This page follows Dr. Sheila Hanlon's past and recent research projects. Her interests include Victorian and Edwardian cycling history and the WWI and WWII Women's Land Army, both in Canada and Britain.
Tag Archives: sheila hanlon
No history of Cambridge would be complete without a mention of cycling, and Shape East’s new Walking with Women is no exception. One stop on this self guided tour recalls a day in 1897 when the effigy of a lady cyclist … Continue reading
Cycling to Suffrage: The Bicycle and Women’s Rights, 1890-1914 Closes 8 Sept 2012–See the show while you still can! This special exhibit explores the history and politics of women’s bicycling In 1895, American activist Elizabeth Cady Stanton famously declared that … Continue reading
Project Overview, “Cycling to Suffrage: The Bicycle and Women’s Rights, 1890-1914″ “Cycling to Suffrage: The Bicycle and Women’s Rights 1890-1914,” is a Vera Douie Fellow research project at The Women’s Library, London Metropolitan University. The project, spearheaded by Dr Sheila … Continue reading
In 1896, Maria E Ward published a comprehensive instruction manual aimed at women interested in cycling. Her book, Bicycling for Ladies, shown above, was one of many similar titles published in the cycle craze era. Ward’s liberated approach, however, … Continue reading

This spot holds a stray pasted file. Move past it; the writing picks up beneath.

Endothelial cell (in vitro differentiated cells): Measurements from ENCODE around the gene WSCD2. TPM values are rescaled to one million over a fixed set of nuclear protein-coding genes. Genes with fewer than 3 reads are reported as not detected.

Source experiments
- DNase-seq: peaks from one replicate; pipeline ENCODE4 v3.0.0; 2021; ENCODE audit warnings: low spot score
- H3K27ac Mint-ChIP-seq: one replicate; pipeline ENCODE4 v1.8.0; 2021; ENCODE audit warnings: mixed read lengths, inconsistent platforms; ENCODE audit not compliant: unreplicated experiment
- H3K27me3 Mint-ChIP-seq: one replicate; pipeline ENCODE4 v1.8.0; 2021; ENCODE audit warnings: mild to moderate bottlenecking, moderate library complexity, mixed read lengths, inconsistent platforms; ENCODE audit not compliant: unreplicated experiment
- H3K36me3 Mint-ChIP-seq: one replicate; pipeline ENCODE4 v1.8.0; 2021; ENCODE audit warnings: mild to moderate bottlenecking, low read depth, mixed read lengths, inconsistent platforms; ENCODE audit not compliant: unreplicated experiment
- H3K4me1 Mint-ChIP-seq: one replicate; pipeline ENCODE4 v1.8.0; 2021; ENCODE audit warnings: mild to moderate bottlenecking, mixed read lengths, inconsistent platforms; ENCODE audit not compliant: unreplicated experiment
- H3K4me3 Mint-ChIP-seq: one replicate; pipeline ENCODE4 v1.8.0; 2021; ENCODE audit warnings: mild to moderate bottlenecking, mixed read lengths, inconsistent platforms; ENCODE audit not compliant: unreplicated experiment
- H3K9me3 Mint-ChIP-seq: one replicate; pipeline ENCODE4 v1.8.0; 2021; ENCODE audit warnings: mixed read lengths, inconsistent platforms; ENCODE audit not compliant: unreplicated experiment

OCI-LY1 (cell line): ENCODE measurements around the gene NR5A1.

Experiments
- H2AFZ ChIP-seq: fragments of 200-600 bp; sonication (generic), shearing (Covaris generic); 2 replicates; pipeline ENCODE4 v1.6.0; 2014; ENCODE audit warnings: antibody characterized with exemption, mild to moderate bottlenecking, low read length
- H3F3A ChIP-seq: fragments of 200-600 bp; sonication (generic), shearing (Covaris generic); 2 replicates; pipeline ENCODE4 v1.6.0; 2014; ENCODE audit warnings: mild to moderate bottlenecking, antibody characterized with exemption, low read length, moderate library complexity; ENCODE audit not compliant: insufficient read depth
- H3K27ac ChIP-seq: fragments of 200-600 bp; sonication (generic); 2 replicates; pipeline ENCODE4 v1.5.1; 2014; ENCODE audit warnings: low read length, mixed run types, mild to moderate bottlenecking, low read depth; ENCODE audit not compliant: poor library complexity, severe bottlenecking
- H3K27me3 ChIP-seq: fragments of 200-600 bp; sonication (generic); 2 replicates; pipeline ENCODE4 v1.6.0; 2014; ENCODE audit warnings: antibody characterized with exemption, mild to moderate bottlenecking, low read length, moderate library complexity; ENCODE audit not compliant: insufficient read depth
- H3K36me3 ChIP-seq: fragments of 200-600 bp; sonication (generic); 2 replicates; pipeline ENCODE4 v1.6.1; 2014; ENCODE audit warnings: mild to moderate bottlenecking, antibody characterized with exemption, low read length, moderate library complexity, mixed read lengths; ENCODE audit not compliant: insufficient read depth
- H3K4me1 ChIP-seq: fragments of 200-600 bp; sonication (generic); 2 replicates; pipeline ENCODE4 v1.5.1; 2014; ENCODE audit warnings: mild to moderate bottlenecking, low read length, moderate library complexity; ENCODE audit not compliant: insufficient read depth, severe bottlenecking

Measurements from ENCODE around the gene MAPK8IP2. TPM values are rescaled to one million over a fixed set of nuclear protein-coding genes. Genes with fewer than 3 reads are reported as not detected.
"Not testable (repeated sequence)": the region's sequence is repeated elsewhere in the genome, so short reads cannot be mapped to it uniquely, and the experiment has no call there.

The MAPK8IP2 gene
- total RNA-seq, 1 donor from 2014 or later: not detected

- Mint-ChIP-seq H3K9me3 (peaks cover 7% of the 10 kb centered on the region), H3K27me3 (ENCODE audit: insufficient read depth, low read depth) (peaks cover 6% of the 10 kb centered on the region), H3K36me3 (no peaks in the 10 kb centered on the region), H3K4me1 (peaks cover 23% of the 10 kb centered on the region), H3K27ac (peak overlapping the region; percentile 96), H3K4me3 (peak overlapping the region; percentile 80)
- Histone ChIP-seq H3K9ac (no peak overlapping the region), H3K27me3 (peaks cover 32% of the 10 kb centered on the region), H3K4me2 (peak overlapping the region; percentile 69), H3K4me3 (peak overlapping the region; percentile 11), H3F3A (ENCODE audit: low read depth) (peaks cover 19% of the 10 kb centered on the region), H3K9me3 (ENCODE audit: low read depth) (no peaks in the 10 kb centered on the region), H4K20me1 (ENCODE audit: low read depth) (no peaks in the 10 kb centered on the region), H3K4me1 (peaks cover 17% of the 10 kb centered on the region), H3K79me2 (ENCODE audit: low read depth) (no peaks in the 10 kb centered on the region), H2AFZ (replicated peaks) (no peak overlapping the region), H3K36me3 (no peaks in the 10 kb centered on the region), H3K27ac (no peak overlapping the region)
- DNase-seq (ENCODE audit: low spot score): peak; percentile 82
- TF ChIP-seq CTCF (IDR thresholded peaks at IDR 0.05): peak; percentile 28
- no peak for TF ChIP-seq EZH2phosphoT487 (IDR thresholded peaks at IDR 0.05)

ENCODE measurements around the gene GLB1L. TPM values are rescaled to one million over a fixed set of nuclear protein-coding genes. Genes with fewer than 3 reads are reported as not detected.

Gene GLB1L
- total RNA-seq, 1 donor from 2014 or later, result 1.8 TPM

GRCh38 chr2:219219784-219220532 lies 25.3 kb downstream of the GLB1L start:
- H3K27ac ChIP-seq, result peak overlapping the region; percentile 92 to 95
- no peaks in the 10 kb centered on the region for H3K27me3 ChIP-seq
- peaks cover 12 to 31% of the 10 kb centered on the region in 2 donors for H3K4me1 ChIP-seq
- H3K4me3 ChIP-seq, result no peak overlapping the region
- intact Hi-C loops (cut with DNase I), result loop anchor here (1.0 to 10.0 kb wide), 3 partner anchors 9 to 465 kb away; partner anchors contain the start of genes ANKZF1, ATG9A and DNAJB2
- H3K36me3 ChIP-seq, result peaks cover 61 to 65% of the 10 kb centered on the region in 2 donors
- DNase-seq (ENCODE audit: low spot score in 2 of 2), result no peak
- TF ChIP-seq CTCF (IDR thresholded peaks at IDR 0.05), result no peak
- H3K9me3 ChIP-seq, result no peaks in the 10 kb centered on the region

Sheila Hanlon, “Cycling to Suffrage: Bicycles and the Organised Women’s Sufrage Movement in Britain, 1900-1914,” Cycle History, (Spring 2013) forthcoming. Sheila Hanlon, “At the Sign of the Butterfly: The Mowbray House Cycling Association,” Cycle History, 18 (Spring 2008) 23-33.
PhD Dissertation, “The Lady Cyclist: A Gender Analysis of Women’s Cycling Culture in 1890s London,” York University, 2009 “The Lady Cyclist: A Gender Analysis of Women’s Cycling Culture in 1890s London” interrogates the practice and idea of women’s cycling in … Continue reading
Current Project: Cycling to Suffrage: The Bicycle and Women’s Rights, 1890-1914 Recent Position: Vera Douie Research Fellow, The Women’s Library, London Metropolitan University Work in Progress: I am currently continuing my research on women’s cycling history, with the intention of … Continue reading